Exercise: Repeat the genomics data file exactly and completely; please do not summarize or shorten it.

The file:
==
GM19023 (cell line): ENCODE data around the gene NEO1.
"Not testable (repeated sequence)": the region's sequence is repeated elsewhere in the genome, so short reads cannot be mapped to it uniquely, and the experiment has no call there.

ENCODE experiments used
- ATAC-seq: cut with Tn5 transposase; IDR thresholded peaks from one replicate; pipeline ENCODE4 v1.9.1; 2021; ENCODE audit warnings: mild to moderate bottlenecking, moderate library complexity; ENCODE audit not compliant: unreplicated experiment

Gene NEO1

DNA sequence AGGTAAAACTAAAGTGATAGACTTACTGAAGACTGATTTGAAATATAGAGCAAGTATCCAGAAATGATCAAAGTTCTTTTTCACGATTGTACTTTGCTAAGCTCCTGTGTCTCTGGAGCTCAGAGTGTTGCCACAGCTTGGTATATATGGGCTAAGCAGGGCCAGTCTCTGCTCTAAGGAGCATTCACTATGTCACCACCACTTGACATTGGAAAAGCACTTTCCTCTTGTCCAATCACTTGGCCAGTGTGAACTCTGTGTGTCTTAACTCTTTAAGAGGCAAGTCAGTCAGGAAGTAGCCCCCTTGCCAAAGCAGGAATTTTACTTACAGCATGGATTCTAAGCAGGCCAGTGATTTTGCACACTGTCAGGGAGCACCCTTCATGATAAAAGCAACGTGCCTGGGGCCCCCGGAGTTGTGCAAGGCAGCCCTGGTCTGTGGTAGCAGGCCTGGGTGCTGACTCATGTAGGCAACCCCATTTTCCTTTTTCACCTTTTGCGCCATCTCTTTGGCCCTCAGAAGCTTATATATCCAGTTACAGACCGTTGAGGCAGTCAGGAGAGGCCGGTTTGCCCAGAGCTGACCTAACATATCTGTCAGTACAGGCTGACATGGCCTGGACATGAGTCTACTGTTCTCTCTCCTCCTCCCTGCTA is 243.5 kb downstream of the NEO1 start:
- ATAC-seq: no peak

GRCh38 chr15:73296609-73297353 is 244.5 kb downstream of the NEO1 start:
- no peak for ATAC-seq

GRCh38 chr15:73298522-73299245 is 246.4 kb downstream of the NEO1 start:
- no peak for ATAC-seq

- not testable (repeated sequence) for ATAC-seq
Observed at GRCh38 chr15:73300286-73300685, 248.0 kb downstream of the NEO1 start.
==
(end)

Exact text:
GM19023 (cell line): ENCODE data around the gene NEO1.
"Not testable (repeated sequence)": the region's sequence is repeated elsewhere in the genome, so short reads cannot be mapped to it uniquely, and the experiment has no call there.

ENCODE experiments used
- ATAC-seq: cut with Tn5 transposase; IDR thresholded peaks from one replicate; pipeline ENCODE4 v1.9.1; 2021; ENCODE audit warnings: mild to moderate bottlenecking, moderate library complexity; ENCODE audit not compliant: unreplicated experiment

Gene NEO1

DNA sequence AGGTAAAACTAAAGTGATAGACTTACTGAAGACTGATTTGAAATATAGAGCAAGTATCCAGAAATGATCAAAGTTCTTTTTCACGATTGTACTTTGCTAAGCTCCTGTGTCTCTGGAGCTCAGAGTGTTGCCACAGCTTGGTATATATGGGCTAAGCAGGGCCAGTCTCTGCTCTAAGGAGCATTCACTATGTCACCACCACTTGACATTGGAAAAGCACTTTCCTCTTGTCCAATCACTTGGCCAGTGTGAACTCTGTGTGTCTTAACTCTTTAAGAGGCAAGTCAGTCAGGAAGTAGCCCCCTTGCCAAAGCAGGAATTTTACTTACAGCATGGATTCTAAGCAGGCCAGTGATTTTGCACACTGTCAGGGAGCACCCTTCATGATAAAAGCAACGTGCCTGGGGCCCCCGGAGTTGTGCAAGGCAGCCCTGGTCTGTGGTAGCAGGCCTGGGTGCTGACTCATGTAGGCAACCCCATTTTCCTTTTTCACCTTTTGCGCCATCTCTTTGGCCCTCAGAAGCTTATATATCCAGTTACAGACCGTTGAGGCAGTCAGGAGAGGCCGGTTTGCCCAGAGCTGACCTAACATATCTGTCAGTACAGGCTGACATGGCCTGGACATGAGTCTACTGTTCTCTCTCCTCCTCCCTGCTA is 243.5 kb downstream of the NEO1 start:
- ATAC-seq: no peak

GRCh38 chr15:73296609-73297353 is 244.5 kb downstream of the NEO1 start:
- no peak for ATAC-seq

GRCh38 chr15:73298522-73299245 is 246.4 kb downstream of the NEO1 start:
- no peak for ATAC-seq

- not testable (repeated sequence) for ATAC-seq
Observed at GRCh38 chr15:73300286-73300685, 248.0 kb downstream of the NEO1 start.